Private equity (PE) firms raised Ksh114 billion ($1.1 billion) for East African investments between 2015 and 2016, a 41 per cent increase on the amount raised in the preceding seven years.
A sector survey by consultancy KPMG and the East Africa Venture Capital Association (EAVCA) shows that the 16 Africa focused funds have already deployed Ksh62 billion ($600 million) from these funds, with Kenya getting the lion’s share at Ksh50 billion ($483.5 million).
The amount coming to the region, however, remains only a small percentage of the global and African totals, at 0.6 and 0.06 per cent respectively.
“There is increased focus by PE funds on East Africa because of the downturn in commodities and currency devaluation in southern Africa. EA countries do not have exposure to commodities and their currencies have seen less devaluation,” said KPMG East Africa head of deal advisory Sheel Gill.
“Financial services is the most attractive sector when you look at the disclosed volume, followed by manufacturing, Fast Moving Consumer Goods and renewable energy in off-grid power.”
In Kenya, PE funds carried out 23 deals last year, accounting for two thirds of total in the region.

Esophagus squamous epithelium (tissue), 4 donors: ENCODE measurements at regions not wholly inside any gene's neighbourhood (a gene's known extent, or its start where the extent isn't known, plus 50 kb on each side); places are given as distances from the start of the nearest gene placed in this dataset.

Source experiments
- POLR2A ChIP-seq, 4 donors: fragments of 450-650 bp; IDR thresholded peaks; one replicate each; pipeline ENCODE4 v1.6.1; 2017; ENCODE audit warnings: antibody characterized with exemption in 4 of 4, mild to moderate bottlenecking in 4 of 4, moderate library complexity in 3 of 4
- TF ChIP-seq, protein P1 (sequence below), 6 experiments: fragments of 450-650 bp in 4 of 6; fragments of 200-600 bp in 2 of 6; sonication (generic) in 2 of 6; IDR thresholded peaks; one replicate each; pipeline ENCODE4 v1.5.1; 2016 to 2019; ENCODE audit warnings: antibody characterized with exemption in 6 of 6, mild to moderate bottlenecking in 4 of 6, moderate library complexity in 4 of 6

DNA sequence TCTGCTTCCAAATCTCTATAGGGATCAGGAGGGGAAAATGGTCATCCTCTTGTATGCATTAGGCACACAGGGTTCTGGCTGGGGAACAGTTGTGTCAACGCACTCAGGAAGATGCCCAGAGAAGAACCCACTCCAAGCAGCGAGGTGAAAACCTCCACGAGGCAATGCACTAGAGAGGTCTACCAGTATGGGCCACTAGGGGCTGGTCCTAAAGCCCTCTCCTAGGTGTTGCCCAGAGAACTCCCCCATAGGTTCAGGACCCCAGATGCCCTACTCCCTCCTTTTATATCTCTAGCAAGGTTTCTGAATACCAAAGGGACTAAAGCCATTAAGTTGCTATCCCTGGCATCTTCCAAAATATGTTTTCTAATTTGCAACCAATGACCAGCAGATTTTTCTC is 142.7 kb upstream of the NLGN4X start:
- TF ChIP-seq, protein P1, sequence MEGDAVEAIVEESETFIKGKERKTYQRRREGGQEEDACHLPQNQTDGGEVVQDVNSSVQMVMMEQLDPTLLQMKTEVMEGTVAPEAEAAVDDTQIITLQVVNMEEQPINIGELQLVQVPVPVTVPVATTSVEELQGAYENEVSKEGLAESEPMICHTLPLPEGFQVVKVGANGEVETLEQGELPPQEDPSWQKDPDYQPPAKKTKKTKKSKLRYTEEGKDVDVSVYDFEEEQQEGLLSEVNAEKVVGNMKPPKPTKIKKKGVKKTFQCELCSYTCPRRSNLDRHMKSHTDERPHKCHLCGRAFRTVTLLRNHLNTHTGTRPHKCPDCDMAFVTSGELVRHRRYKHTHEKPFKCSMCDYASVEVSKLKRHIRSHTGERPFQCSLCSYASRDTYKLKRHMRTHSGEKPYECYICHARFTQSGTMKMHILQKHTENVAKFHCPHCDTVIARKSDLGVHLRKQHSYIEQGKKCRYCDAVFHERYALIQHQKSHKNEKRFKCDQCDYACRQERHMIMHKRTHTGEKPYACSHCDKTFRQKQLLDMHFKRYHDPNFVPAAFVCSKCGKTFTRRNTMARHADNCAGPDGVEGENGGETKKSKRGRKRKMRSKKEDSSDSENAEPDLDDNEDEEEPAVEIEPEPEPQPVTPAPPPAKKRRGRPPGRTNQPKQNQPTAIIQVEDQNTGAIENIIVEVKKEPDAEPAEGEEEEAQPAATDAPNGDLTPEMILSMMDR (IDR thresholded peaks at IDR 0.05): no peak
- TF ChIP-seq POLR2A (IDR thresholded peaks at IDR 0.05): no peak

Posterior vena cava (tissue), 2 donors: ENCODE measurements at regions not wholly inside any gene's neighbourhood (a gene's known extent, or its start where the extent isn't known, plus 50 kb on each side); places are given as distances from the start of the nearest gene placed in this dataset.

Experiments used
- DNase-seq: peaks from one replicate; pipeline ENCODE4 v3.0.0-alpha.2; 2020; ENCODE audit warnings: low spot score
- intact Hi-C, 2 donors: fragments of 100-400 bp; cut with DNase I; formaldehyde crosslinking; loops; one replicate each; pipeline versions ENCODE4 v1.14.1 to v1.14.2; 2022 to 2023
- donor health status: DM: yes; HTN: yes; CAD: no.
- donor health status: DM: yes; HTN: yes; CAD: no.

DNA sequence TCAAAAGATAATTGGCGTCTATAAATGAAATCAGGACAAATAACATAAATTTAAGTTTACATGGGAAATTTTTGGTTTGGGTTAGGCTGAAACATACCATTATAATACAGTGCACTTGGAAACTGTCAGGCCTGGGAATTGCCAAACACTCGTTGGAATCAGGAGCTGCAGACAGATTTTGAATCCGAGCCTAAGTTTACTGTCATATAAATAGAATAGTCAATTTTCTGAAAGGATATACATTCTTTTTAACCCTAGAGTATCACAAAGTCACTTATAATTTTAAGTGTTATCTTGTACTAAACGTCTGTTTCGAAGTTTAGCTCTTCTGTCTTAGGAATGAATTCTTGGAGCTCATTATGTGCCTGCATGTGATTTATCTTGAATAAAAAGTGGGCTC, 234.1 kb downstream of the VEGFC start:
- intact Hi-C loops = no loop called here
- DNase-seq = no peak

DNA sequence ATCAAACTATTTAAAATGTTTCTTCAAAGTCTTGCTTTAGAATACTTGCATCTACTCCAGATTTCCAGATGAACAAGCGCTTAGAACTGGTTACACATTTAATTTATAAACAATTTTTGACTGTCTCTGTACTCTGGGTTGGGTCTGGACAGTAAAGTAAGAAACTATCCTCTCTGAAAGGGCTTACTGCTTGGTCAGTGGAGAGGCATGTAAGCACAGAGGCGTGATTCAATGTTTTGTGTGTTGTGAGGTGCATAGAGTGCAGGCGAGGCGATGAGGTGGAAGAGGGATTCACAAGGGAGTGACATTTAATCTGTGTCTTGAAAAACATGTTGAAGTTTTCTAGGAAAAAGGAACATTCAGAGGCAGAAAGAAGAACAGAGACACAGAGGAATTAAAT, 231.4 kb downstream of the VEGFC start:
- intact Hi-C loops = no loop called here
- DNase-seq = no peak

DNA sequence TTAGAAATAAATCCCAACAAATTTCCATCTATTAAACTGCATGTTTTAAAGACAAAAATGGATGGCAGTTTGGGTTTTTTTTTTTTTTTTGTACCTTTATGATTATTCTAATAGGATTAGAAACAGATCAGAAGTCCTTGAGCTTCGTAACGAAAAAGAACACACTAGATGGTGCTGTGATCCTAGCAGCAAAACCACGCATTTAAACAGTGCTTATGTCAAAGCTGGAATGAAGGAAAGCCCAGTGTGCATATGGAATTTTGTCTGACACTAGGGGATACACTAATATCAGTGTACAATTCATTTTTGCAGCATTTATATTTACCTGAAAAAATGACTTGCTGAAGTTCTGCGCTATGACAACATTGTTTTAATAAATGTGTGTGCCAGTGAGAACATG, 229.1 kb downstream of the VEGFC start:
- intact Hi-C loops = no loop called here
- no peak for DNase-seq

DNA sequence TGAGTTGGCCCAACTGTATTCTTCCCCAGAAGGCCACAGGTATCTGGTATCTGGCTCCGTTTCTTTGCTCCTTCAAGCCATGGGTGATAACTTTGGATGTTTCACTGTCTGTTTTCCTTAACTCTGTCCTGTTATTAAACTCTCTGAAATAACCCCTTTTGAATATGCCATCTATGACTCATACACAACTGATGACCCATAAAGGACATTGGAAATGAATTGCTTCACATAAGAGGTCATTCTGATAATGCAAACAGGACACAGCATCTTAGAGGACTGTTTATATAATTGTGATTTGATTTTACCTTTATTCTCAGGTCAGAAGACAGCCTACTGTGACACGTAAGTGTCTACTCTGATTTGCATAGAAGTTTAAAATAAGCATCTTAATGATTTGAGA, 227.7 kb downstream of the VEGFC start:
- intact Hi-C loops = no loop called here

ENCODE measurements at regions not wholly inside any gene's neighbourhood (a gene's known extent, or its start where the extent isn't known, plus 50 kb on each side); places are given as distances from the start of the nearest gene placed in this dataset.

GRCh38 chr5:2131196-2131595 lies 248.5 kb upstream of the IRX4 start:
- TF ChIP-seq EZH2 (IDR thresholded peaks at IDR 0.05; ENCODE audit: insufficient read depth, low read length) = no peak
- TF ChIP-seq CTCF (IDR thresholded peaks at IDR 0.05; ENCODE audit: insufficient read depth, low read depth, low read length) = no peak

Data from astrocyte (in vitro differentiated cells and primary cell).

Drop from 2015
This was a drop from the total in 2015, when there were a total of 47 deals in the region, out of which 26 were in Kenya.
There were also 13 PE’s exiting investments in the region in the last two years, six of which were in the financial sector.
These exits were mainly through sales to a strategic investors and fellow PE funds, such as the sale of the 24.9 per cent stake held in Equity Bank by Helios Investment Partners in 2015 to long-term investors who included Norfund and NorFinance, NSSF Kenya, NSSF Uganda and Genesis Investment LLP.
EAVCA estimates that there are 72 PE funds actively investing in East Africa, having gone up from 36 in 2014. The average PE fund invests between Ksh1 billion ($10 million) and Ksh15.5 billion ($15 million) a deal.
The main source of investment funds for PE firms are European development finance institutions (DFIs), high net worth individuals or families and sovereign wealth funds.